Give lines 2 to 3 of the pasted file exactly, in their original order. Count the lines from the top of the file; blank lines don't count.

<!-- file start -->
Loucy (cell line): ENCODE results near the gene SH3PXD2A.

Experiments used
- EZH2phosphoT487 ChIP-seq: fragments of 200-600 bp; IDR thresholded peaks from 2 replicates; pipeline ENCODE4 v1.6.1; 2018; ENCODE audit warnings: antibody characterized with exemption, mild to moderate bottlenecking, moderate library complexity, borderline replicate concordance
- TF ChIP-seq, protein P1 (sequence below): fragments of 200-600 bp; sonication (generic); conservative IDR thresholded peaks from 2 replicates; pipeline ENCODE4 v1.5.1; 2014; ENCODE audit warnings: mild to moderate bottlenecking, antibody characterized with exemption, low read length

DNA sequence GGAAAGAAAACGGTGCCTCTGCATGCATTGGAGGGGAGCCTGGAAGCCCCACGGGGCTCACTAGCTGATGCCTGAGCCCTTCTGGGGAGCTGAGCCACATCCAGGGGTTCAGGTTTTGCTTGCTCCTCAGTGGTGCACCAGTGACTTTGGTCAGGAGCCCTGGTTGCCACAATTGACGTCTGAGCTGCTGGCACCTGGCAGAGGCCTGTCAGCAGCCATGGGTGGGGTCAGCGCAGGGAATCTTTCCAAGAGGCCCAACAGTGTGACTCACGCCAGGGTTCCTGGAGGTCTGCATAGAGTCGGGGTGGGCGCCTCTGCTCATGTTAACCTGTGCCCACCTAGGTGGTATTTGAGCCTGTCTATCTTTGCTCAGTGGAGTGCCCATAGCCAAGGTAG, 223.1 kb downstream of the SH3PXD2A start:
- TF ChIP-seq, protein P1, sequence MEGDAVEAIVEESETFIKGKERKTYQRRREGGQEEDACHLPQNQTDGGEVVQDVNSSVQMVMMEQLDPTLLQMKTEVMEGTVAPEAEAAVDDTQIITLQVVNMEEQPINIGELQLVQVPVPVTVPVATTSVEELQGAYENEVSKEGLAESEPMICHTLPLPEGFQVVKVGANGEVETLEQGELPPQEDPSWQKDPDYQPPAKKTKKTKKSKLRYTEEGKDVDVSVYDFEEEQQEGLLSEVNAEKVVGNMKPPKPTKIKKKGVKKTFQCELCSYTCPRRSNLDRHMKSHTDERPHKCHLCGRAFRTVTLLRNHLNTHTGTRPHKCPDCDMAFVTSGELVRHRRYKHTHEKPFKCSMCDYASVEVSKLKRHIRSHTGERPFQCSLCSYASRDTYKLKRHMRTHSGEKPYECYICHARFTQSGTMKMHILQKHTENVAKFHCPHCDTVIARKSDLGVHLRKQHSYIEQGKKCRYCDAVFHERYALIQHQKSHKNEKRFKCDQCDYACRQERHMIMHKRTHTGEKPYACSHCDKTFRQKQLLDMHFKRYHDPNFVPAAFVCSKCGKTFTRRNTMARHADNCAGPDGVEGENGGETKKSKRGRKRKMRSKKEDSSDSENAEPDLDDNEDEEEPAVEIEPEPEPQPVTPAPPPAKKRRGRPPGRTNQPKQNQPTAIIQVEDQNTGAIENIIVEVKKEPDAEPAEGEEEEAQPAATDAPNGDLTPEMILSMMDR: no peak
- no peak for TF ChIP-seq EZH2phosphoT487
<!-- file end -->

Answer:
Experiments used
- EZH2phosphoT487 ChIP-seq: fragments of 200-600 bp; IDR thresholded peaks from 2 replicates; pipeline ENCODE4 v1.6.1; 2018; ENCODE audit warnings: antibody characterized with exemption, mild to moderate bottlenecking, moderate library complexity, borderline replicate concordance